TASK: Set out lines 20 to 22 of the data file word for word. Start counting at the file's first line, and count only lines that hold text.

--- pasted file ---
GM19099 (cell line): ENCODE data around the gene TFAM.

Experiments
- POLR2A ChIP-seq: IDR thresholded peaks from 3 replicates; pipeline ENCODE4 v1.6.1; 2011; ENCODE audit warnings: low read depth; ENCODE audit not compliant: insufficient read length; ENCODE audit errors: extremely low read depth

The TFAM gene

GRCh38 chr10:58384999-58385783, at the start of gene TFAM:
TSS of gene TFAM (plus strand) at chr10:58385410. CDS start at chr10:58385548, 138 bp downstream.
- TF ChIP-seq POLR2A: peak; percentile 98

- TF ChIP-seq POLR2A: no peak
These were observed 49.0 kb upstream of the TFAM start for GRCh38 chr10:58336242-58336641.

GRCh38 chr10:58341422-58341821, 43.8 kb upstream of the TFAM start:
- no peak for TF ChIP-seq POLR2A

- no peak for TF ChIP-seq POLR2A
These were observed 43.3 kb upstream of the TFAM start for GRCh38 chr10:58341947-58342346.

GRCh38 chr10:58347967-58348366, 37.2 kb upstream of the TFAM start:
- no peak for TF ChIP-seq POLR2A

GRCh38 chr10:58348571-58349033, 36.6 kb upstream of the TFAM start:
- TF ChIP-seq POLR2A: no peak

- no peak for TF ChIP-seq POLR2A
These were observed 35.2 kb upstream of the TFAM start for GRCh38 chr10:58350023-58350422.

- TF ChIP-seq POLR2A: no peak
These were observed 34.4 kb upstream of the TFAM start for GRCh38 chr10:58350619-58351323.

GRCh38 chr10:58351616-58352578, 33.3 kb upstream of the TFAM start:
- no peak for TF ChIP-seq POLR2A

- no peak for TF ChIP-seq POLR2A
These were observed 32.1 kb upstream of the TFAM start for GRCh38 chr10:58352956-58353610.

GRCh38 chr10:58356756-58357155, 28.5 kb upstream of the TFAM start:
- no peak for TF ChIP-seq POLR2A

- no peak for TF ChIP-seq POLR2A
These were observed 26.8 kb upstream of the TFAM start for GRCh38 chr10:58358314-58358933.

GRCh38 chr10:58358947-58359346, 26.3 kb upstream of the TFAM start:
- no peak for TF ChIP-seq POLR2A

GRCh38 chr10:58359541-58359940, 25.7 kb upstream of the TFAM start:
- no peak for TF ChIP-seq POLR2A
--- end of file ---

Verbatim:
- TF ChIP-seq POLR2A: no peak
These were observed 34.4 kb upstream of the TFAM start for GRCh38 chr10:58350619-58351323.

GRCh38 chr10:58351616-58352578, 33.3 kb upstream of the TFAM start: